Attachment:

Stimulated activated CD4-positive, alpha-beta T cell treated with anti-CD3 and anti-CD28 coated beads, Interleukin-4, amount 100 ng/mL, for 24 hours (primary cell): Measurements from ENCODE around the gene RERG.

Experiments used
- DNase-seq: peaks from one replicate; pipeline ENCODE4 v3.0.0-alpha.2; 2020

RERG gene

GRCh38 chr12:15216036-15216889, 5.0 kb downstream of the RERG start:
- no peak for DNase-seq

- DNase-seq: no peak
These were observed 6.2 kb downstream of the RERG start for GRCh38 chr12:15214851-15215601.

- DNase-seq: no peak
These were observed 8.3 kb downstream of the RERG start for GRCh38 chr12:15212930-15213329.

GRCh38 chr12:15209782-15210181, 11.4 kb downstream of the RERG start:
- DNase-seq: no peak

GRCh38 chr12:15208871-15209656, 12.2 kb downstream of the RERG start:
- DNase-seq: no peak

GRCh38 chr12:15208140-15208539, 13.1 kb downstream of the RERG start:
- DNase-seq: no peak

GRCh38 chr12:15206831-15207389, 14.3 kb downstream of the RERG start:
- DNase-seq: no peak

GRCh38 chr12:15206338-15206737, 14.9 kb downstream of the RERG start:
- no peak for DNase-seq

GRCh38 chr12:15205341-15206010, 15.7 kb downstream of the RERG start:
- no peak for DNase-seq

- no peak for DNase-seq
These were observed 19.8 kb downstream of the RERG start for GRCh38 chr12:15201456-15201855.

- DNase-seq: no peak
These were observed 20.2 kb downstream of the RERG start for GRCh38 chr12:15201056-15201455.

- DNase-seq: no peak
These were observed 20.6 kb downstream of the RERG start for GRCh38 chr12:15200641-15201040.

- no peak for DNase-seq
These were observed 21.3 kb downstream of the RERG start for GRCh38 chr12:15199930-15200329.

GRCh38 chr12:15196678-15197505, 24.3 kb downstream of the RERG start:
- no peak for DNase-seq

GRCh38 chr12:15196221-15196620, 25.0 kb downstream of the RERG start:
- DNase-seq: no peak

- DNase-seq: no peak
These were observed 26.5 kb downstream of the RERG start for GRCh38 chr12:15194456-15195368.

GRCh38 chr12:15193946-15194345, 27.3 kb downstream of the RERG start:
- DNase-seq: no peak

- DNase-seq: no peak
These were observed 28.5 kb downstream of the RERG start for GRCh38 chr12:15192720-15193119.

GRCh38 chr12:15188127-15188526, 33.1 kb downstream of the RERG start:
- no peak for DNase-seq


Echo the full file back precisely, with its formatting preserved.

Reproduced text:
Stimulated activated CD4-positive, alpha-beta T cell treated with anti-CD3 and anti-CD28 coated beads, Interleukin-4, amount 100 ng/mL, for 24 hours (primary cell): Measurements from ENCODE around the gene RERG.

Experiments used
- DNase-seq: peaks from one replicate; pipeline ENCODE4 v3.0.0-alpha.2; 2020

RERG gene

GRCh38 chr12:15216036-15216889, 5.0 kb downstream of the RERG start:
- no peak for DNase-seq

- DNase-seq: no peak
These were observed 6.2 kb downstream of the RERG start for GRCh38 chr12:15214851-15215601.

- DNase-seq: no peak
These were observed 8.3 kb downstream of the RERG start for GRCh38 chr12:15212930-15213329.

GRCh38 chr12:15209782-15210181, 11.4 kb downstream of the RERG start:
- DNase-seq: no peak

GRCh38 chr12:15208871-15209656, 12.2 kb downstream of the RERG start:
- DNase-seq: no peak

GRCh38 chr12:15208140-15208539, 13.1 kb downstream of the RERG start:
- DNase-seq: no peak

GRCh38 chr12:15206831-15207389, 14.3 kb downstream of the RERG start:
- DNase-seq: no peak

GRCh38 chr12:15206338-15206737, 14.9 kb downstream of the RERG start:
- no peak for DNase-seq

GRCh38 chr12:15205341-15206010, 15.7 kb downstream of the RERG start:
- no peak for DNase-seq

- no peak for DNase-seq
These were observed 19.8 kb downstream of the RERG start for GRCh38 chr12:15201456-15201855.

- DNase-seq: no peak
These were observed 20.2 kb downstream of the RERG start for GRCh38 chr12:15201056-15201455.

- DNase-seq: no peak
These were observed 20.6 kb downstream of the RERG start for GRCh38 chr12:15200641-15201040.

- no peak for DNase-seq
These were observed 21.3 kb downstream of the RERG start for GRCh38 chr12:15199930-15200329.

GRCh38 chr12:15196678-15197505, 24.3 kb downstream of the RERG start:
- no peak for DNase-seq

GRCh38 chr12:15196221-15196620, 25.0 kb downstream of the RERG start:
- DNase-seq: no peak

- DNase-seq: no peak
These were observed 26.5 kb downstream of the RERG start for GRCh38 chr12:15194456-15195368.

GRCh38 chr12:15193946-15194345, 27.3 kb downstream of the RERG start:
- DNase-seq: no peak

- DNase-seq: no peak
These were observed 28.5 kb downstream of the RERG start for GRCh38 chr12:15192720-15193119.

GRCh38 chr12:15188127-15188526, 33.1 kb downstream of the RERG start:
- no peak for DNase-seq